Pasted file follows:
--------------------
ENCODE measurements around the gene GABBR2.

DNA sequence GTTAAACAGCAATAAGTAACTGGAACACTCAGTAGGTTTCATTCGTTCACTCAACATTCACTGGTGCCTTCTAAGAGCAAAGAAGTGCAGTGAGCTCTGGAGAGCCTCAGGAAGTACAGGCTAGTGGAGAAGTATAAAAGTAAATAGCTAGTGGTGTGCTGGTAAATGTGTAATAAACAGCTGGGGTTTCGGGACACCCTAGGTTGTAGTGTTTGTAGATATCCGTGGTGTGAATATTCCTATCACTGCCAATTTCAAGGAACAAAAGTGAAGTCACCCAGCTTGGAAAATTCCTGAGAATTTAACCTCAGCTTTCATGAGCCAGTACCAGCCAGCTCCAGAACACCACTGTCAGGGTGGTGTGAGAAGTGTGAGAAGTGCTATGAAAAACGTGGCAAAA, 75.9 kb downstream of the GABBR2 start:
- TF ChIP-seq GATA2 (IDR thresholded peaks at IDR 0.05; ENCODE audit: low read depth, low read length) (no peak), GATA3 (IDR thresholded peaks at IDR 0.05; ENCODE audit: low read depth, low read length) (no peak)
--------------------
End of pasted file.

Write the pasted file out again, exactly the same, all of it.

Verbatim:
ENCODE measurements around the gene GABBR2.

DNA sequence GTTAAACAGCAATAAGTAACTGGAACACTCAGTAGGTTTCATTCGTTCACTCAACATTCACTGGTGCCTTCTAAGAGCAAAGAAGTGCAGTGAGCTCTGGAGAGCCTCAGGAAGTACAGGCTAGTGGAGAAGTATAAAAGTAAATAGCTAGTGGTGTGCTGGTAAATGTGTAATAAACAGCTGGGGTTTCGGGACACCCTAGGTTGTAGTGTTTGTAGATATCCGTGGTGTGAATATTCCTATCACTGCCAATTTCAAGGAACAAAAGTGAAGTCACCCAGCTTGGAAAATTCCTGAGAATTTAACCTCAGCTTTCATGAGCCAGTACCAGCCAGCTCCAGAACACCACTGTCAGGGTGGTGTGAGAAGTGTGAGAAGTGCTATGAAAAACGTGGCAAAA, 75.9 kb downstream of the GABBR2 start:
- TF ChIP-seq GATA2 (IDR thresholded peaks at IDR 0.05; ENCODE audit: low read depth, low read length) (no peak), GATA3 (IDR thresholded peaks at IDR 0.05; ENCODE audit: low read depth, low read length) (no peak)